US automotive giant Ford has forged a deal with Microsoft to develop new technology that the companies hope will make in-dash car stereo systems redundant.
The ‘Sync' system will enable most popular portable digital music players - including Apple's iPod range - to be linked to in-dash software via a USB port.
The technology is designed to enable drivers to choose songs, playlists and adjust the volume via voice commands or controls mounted on the steering wheel.
Other envisaged applications include mobile phone access via Bluetooth, internet radio reception and the ability to download information from a PDA to the car's in-dash multimedia interface system. The technology will also broadcast incoming SMS text messages via the car's audio system. In-car automated multimedia applications have been identified as one of the next great technological breakthroughs in terms of automotive design.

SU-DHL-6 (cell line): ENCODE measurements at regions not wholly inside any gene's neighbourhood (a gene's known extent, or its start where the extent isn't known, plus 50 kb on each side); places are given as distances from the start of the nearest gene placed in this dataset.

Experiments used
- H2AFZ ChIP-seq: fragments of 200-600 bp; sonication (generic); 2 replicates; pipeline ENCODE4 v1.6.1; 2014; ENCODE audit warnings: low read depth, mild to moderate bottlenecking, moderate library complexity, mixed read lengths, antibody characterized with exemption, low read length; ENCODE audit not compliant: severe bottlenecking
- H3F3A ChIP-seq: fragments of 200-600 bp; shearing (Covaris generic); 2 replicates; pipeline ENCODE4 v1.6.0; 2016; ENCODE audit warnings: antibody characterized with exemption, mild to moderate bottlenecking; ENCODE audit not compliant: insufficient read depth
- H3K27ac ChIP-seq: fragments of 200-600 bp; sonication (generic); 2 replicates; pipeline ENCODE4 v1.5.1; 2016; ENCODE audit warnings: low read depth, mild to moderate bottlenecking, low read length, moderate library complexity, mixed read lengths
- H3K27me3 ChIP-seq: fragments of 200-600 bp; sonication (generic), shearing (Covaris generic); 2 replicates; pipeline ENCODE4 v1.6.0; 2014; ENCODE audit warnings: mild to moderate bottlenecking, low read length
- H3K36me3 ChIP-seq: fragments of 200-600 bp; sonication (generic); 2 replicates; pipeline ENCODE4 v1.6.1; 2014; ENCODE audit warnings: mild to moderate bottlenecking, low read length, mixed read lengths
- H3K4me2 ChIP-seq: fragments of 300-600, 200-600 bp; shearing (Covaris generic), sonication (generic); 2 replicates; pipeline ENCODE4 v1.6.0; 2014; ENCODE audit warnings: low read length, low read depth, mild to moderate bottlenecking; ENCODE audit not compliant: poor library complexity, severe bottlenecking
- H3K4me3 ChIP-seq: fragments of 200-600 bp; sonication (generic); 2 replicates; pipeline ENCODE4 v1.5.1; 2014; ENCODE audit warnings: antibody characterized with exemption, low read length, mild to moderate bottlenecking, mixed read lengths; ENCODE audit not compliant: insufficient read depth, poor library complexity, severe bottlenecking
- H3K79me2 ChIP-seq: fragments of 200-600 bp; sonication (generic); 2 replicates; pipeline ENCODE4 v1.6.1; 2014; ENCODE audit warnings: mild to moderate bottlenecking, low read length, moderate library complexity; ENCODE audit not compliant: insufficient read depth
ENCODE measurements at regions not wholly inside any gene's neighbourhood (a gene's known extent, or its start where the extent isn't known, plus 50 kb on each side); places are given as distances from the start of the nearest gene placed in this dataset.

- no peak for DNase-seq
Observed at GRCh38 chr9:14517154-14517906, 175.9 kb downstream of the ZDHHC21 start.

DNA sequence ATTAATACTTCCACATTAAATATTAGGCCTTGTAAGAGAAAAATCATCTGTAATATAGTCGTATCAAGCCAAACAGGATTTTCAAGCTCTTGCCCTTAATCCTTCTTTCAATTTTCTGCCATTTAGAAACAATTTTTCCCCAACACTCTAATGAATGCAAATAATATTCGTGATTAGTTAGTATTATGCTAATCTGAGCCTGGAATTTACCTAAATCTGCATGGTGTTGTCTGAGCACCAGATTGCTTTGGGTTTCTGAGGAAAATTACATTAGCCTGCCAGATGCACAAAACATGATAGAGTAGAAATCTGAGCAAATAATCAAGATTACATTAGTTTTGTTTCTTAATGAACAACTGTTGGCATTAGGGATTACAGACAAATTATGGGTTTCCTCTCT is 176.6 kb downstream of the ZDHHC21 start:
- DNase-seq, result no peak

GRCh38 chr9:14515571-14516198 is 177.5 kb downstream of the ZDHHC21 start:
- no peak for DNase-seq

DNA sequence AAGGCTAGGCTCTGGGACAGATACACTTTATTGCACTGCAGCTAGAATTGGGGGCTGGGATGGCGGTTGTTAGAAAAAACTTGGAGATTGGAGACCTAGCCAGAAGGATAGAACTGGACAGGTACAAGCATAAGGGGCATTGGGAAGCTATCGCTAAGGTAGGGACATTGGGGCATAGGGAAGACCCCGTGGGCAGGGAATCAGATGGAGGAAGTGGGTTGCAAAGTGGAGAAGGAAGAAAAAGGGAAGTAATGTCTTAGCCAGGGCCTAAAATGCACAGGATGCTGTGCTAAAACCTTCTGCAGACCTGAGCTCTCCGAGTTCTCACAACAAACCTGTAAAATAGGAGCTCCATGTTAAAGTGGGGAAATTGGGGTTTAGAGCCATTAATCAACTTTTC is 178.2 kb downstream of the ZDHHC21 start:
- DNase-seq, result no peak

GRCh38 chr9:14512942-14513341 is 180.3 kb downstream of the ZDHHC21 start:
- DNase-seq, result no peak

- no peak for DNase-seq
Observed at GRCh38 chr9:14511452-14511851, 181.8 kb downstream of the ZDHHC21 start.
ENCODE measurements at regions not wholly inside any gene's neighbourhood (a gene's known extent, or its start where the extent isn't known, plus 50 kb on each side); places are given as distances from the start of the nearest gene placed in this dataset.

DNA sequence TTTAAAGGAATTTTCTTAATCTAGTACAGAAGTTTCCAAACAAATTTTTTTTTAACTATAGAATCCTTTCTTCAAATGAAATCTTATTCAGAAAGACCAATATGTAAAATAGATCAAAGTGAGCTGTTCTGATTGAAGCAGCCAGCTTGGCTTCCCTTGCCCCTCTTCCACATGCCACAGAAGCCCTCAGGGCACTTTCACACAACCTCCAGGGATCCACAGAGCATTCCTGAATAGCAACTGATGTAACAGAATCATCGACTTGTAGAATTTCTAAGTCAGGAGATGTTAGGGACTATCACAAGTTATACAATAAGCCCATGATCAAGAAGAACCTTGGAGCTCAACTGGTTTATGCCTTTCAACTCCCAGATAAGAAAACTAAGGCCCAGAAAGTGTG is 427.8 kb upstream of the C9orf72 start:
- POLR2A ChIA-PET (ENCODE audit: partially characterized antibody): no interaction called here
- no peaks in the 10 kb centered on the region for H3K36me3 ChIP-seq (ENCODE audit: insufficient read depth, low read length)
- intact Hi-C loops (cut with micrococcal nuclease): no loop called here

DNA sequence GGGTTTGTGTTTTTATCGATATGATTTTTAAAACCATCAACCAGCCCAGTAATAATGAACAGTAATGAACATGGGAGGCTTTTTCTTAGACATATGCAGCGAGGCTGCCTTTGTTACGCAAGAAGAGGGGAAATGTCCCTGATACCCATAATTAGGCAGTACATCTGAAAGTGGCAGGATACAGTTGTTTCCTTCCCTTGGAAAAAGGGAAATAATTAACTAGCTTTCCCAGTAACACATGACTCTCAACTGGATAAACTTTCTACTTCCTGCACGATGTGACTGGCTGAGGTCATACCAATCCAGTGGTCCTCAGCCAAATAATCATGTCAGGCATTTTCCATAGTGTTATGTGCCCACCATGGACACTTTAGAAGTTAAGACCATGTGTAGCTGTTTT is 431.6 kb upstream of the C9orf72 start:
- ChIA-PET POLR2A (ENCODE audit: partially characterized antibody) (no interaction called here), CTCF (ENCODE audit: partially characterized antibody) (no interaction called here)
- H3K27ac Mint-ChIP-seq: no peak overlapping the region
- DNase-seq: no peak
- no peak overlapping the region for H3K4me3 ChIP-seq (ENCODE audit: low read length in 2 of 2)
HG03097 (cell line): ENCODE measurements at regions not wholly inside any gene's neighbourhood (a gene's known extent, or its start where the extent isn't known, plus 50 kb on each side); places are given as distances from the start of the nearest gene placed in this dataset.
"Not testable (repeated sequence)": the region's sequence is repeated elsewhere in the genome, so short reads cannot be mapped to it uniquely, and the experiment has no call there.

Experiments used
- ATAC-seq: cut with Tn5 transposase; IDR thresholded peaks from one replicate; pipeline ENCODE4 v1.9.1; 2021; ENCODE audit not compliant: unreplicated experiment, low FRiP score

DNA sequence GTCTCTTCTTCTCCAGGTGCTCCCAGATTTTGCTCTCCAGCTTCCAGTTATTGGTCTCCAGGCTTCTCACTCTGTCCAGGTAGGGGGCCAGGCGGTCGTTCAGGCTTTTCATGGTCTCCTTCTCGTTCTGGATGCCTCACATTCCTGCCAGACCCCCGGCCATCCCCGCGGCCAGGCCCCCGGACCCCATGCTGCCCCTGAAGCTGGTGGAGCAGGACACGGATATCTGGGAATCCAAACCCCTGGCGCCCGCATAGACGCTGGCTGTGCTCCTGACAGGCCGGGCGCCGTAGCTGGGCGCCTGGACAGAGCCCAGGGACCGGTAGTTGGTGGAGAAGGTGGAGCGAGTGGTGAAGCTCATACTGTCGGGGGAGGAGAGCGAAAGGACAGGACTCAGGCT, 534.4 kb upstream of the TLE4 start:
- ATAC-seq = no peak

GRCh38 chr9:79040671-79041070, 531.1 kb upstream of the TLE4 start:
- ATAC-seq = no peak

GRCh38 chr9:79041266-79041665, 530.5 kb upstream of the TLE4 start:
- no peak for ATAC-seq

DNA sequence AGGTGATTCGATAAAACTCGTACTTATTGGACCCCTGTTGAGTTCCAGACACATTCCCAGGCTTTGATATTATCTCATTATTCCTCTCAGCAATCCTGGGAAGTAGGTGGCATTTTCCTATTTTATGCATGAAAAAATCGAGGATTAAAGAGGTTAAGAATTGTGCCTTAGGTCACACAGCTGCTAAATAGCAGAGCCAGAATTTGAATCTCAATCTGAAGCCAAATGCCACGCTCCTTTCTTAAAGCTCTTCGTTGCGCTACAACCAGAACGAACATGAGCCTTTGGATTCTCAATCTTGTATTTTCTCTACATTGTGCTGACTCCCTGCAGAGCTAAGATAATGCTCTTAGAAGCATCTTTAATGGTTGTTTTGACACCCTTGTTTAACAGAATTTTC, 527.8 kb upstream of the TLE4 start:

General Motors and DaimlerChrysler have been working on similar concepts based on their recently launched OnStar and MyGIG technologies respectively. Daimler Chrysler recently signed a contract with Hughes Telematics to develop in-car Bluetooth applications.
Ford will make Sync available as an option in 12 models planned for release in 2007 in the US. A spokesman for the car giant admitted that the company would consider removing CD players from its entire car range in the future. Microsoft is reportedly keen to pursue similar deals with rival auto makers in the future.
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